For many of us with jobs, kids, and daytime responsibilities (um, isn’t that just about everyone?), running in the evenings or early in the mornings is our only option. So, if we must run at 5AM what safety measures can we take?
Awareness is the most important way to stay safe.
Being aware of your surroundings allows you to see danger before it is upon you, whether that danger be a car running a stop sign, an aggressive dog off his leash, or someone following you. Awareness means you are relaxed but alert to anything unusual. Your head is up, and your eyes are calmly scanning the area around you. You’re listening to noises and can pick up on any abnormal sounds, like footsteps too close to you.
It’s always a good idea to let someone know where you plan to run.
Develop a check-in protocol with a close friend or relative whenever you go running. Let your friend know where you are going and how long you will be gone. Then, set up a plan if your friend doesn’t hear from you or can’t reach you. Should they start looking for you? Call the police?
Just as importantly, think now about how you might respond to a safety threat. I tell my self-defense students: “The body can’t go where the mind has never been.” By practicing, even just in your head, your response time and actions will improve. Being mentally prepared allows you to respond with fight or flight, not freeze.
Try to deter the situation using noise.
Wear a loud audible alarm that can make the noise for you. Attacks can be lightning fast, so make sure your personal alarm is accessible, that it immediately triggers the alarm without the need to pull out a pin, or hold down a button for a series of seconds, and can connect with your smartphone to send alerts to loved ones of your location.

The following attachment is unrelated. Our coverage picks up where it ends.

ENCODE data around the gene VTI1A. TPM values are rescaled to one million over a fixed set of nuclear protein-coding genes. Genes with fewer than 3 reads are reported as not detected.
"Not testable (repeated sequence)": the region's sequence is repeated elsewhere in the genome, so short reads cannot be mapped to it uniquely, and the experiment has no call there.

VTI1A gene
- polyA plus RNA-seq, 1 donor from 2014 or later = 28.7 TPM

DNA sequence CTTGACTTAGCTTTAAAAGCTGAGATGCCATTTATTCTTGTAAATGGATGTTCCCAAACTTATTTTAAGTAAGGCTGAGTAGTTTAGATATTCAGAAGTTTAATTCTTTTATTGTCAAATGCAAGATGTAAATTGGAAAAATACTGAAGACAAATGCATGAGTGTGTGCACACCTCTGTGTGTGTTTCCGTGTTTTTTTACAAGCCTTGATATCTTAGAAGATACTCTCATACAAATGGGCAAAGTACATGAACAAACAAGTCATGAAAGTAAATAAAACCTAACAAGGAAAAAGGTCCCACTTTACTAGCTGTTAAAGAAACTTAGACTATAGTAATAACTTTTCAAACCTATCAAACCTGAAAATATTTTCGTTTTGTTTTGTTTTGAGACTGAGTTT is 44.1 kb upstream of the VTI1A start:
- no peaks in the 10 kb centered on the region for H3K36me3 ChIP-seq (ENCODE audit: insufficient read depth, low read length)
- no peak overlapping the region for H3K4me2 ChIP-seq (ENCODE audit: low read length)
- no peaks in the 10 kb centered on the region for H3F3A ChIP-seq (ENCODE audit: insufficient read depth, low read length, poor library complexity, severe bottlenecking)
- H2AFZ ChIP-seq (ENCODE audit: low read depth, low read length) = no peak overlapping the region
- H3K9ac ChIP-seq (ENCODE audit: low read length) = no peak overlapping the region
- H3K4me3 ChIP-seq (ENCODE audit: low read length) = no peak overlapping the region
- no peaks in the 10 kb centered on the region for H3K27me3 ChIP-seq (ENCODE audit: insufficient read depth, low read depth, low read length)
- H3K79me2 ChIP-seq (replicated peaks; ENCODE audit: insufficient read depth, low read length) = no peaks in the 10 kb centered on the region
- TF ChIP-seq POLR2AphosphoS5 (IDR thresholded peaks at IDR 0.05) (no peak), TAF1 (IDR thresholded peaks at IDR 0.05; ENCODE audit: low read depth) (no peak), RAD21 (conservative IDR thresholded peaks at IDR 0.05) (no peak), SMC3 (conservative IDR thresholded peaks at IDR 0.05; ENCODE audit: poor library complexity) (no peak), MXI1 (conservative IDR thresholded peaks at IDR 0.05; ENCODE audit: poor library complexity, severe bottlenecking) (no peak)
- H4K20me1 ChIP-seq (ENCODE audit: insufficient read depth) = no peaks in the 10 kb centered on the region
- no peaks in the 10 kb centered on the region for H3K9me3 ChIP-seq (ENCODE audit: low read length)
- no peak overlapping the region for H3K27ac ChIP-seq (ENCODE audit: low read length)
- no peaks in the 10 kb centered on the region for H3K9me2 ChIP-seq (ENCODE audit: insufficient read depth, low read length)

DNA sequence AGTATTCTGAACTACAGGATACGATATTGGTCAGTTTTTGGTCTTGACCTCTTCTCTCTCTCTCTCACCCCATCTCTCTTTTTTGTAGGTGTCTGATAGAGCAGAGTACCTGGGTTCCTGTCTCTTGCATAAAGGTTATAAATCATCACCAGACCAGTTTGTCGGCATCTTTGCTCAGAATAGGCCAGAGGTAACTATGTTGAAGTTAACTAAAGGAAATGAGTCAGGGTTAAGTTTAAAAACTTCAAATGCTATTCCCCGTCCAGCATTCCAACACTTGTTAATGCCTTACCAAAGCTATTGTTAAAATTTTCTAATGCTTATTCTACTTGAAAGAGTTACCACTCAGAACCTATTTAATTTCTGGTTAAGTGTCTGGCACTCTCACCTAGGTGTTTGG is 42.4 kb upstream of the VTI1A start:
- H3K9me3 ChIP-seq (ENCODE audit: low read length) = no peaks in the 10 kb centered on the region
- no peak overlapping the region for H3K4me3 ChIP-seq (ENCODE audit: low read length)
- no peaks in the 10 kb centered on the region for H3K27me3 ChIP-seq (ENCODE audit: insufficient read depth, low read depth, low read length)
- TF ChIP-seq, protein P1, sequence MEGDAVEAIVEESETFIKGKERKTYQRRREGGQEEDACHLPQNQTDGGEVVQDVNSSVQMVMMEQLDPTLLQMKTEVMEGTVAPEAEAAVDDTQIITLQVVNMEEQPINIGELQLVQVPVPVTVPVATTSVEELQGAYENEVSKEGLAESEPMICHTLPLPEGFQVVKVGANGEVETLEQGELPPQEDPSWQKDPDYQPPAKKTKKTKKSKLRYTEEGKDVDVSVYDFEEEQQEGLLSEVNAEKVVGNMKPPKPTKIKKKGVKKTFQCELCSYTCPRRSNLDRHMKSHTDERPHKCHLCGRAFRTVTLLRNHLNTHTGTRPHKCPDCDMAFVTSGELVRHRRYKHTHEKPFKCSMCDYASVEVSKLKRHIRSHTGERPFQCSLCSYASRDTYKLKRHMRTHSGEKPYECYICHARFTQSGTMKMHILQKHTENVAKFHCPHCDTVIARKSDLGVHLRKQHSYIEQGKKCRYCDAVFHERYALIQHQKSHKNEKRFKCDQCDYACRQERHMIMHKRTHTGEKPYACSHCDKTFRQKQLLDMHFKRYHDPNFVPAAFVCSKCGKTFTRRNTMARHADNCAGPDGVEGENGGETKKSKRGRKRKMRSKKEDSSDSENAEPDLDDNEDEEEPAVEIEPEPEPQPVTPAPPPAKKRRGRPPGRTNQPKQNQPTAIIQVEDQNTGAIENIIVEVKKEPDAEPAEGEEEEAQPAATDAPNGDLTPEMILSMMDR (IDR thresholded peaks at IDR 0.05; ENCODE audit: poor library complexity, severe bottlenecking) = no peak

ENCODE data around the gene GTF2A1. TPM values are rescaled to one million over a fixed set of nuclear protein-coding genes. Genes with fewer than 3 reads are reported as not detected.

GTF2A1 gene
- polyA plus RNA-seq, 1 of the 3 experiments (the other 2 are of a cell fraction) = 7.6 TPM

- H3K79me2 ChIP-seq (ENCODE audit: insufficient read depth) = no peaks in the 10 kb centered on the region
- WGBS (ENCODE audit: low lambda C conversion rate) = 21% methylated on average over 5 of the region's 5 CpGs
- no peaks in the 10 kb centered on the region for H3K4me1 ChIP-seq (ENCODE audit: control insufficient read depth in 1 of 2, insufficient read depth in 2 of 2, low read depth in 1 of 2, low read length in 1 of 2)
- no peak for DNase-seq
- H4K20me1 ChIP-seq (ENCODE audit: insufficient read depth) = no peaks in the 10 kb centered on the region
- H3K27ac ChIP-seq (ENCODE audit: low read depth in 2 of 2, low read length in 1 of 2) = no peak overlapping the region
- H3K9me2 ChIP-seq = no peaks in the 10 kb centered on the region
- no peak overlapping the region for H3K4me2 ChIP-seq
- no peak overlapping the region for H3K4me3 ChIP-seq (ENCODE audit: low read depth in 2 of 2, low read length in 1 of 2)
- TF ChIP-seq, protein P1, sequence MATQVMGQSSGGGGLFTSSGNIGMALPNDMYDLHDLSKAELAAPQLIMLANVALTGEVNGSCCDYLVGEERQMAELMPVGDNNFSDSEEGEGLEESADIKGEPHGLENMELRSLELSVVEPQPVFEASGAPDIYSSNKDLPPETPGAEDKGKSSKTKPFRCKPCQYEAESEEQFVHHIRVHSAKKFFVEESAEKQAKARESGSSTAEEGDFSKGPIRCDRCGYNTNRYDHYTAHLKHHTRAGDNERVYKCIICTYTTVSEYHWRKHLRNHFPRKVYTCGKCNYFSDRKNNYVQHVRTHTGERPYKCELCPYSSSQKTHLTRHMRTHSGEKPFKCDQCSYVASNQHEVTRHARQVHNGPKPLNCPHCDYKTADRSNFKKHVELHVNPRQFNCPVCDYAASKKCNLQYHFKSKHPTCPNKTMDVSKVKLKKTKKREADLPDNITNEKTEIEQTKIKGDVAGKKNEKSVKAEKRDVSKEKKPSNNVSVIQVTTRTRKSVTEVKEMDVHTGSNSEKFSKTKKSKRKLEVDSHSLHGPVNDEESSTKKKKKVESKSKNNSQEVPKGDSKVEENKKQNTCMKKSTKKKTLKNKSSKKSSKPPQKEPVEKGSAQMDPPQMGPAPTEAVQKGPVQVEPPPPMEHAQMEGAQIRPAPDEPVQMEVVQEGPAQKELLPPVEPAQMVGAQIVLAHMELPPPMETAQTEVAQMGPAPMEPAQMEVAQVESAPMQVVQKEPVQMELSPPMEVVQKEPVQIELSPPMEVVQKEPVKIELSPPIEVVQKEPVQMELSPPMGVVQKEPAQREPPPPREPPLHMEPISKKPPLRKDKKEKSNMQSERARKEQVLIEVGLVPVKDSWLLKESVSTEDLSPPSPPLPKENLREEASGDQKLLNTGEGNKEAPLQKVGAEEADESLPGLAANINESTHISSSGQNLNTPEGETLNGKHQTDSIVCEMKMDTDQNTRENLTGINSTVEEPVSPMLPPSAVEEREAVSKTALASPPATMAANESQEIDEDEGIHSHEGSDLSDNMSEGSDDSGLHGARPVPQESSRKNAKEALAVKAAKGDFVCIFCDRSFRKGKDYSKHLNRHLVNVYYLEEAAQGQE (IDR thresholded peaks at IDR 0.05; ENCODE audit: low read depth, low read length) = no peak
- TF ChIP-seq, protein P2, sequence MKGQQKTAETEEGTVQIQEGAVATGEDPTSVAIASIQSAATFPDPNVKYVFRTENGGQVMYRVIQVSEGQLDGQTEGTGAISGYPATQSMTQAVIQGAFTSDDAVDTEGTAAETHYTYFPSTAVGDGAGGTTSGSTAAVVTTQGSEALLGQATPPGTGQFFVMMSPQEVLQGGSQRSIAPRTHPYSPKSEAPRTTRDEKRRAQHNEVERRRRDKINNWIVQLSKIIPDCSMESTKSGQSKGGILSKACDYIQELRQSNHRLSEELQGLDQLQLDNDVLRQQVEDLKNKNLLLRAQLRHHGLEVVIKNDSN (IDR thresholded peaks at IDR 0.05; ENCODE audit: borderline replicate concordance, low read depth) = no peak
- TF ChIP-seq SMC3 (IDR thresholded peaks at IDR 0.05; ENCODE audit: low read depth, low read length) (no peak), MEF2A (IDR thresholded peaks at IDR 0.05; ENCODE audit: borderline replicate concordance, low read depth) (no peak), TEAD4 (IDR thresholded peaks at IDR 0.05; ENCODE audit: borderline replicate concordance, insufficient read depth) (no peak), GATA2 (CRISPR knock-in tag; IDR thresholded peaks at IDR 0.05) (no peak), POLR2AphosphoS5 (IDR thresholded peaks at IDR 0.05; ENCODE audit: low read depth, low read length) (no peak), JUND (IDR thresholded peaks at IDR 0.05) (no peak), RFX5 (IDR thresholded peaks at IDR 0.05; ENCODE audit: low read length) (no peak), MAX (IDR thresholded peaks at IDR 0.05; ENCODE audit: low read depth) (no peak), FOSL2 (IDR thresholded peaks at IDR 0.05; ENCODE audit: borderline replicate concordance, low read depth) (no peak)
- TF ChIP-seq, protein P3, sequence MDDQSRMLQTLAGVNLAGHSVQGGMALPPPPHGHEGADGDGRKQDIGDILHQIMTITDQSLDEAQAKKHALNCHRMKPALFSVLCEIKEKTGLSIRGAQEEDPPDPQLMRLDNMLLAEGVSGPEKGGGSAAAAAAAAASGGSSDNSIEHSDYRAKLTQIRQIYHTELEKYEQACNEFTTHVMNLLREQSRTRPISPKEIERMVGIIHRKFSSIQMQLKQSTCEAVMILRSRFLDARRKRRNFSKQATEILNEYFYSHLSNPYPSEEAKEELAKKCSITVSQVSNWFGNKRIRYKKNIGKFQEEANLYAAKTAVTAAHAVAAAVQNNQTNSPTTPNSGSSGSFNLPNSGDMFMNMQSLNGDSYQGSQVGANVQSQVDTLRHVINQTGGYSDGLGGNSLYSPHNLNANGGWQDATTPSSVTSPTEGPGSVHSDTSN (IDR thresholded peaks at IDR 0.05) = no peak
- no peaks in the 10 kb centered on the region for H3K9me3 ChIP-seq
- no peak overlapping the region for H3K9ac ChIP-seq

When something does happen, or you just get the feeling it might, get out of there.
Sounds obvious, but it isn’t always that easy—and not just because there can be something physical stopping you. Running away from a situation you’re not comfortable with can feel rude or offensive, which is something many people are conditioned to avoid. Think now about what might make you run away and then do it if a situation makes you feel unsafe.
However, what if you encounter someone intent on harming you. How do you respond to this?
Fighting should always be a last resort, but it might be necessary.
In studying attacks on women, we’ve learned that those who fight back aggressively and loudly are more likely to get away safely.
Try training in martial arts or fighting: Krav Maga, Brazilian Jiu Jitsu, Muay Thai, Tae Kwon Do, kickboxing, etc. All of these are great at teaching you how to attack and defend. Plus, they are all good workouts that improve cardiovascular endurance, mobility, flexibility, hand-eye coordination, and balance. However, since a fighting sport isn’t the same as a real fight, take a self-defense class to develop some real-life skills and practice.
If you take the time to train in self-defense—even if it is only a course or two—you better prepare your body and mind for the real thing. This will increase your chances of getting away safely.
Julie Morrill is the owner of Roar Training, a personal safety and emergency preparedness consulting company. Julie Morrill lives in Virginia but travels the world to assist clients in emergency preparedness and personal safety. She conducts safety workshops for women and girls around the world. Her teaching is based in Krav Maga, an Israeli form of hand-to-hand combat and self-defense in which she has been training since 2004 and teaching since 2010. She applies her worldwide travels and professional experience to her teaching of self-defense and trains her students in real-world scenarios.